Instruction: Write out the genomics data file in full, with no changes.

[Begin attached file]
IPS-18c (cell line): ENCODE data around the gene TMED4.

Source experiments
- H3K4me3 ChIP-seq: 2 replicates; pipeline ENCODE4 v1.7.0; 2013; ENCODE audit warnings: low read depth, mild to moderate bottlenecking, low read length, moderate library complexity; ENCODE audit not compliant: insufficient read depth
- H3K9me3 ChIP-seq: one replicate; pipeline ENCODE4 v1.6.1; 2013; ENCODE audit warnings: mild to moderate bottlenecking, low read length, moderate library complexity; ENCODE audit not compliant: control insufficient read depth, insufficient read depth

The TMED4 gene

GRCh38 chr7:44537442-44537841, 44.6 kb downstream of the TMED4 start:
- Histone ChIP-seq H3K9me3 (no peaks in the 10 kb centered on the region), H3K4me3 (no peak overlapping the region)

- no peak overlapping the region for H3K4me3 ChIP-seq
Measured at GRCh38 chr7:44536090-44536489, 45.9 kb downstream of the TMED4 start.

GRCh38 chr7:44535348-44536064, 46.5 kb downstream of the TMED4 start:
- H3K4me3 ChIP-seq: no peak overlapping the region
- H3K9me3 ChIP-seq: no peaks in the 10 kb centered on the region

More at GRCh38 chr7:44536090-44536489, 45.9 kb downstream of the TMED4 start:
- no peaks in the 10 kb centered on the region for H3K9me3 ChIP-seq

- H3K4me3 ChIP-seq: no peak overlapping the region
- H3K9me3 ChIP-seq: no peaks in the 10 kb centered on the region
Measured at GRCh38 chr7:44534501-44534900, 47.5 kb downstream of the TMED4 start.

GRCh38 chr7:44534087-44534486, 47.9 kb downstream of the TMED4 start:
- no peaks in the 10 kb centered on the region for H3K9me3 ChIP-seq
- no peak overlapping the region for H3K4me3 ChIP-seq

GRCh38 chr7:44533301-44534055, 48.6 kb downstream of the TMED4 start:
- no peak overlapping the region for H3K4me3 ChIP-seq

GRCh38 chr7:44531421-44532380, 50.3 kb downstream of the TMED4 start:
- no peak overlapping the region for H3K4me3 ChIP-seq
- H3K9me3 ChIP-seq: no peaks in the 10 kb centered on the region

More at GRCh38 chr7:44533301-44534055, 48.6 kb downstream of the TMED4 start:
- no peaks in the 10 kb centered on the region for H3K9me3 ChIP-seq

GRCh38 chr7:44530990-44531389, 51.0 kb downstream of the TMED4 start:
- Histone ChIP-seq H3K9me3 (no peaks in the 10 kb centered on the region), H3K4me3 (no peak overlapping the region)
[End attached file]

IPS-18c (cell line): ENCODE data around the gene TMED4.

Source experiments
- H3K4me3 ChIP-seq: 2 replicates; pipeline ENCODE4 v1.7.0; 2013; ENCODE audit warnings: low read depth, mild to moderate bottlenecking, low read length, moderate library complexity; ENCODE audit not compliant: insufficient read depth
- H3K9me3 ChIP-seq: one replicate; pipeline ENCODE4 v1.6.1; 2013; ENCODE audit warnings: mild to moderate bottlenecking, low read length, moderate library complexity; ENCODE audit not compliant: control insufficient read depth, insufficient read depth

The TMED4 gene

GRCh38 chr7:44537442-44537841, 44.6 kb downstream of the TMED4 start:
- Histone ChIP-seq H3K9me3 (no peaks in the 10 kb centered on the region), H3K4me3 (no peak overlapping the region)

- no peak overlapping the region for H3K4me3 ChIP-seq
Measured at GRCh38 chr7:44536090-44536489, 45.9 kb downstream of the TMED4 start.

GRCh38 chr7:44535348-44536064, 46.5 kb downstream of the TMED4 start:
- H3K4me3 ChIP-seq: no peak overlapping the region
- H3K9me3 ChIP-seq: no peaks in the 10 kb centered on the region

More at GRCh38 chr7:44536090-44536489, 45.9 kb downstream of the TMED4 start:
- no peaks in the 10 kb centered on the region for H3K9me3 ChIP-seq

- H3K4me3 ChIP-seq: no peak overlapping the region
- H3K9me3 ChIP-seq: no peaks in the 10 kb centered on the region
Measured at GRCh38 chr7:44534501-44534900, 47.5 kb downstream of the TMED4 start.

GRCh38 chr7:44534087-44534486, 47.9 kb downstream of the TMED4 start:
- no peaks in the 10 kb centered on the region for H3K9me3 ChIP-seq
- no peak overlapping the region for H3K4me3 ChIP-seq

GRCh38 chr7:44533301-44534055, 48.6 kb downstream of the TMED4 start:
- no peak overlapping the region for H3K4me3 ChIP-seq

GRCh38 chr7:44531421-44532380, 50.3 kb downstream of the TMED4 start:
- no peak overlapping the region for H3K4me3 ChIP-seq
- H3K9me3 ChIP-seq: no peaks in the 10 kb centered on the region

More at GRCh38 chr7:44533301-44534055, 48.6 kb downstream of the TMED4 start:
- no peaks in the 10 kb centered on the region for H3K9me3 ChIP-seq

GRCh38 chr7:44530990-44531389, 51.0 kb downstream of the TMED4 start:
- Histone ChIP-seq H3K9me3 (no peaks in the 10 kb centered on the region), H3K4me3 (no peak overlapping the region)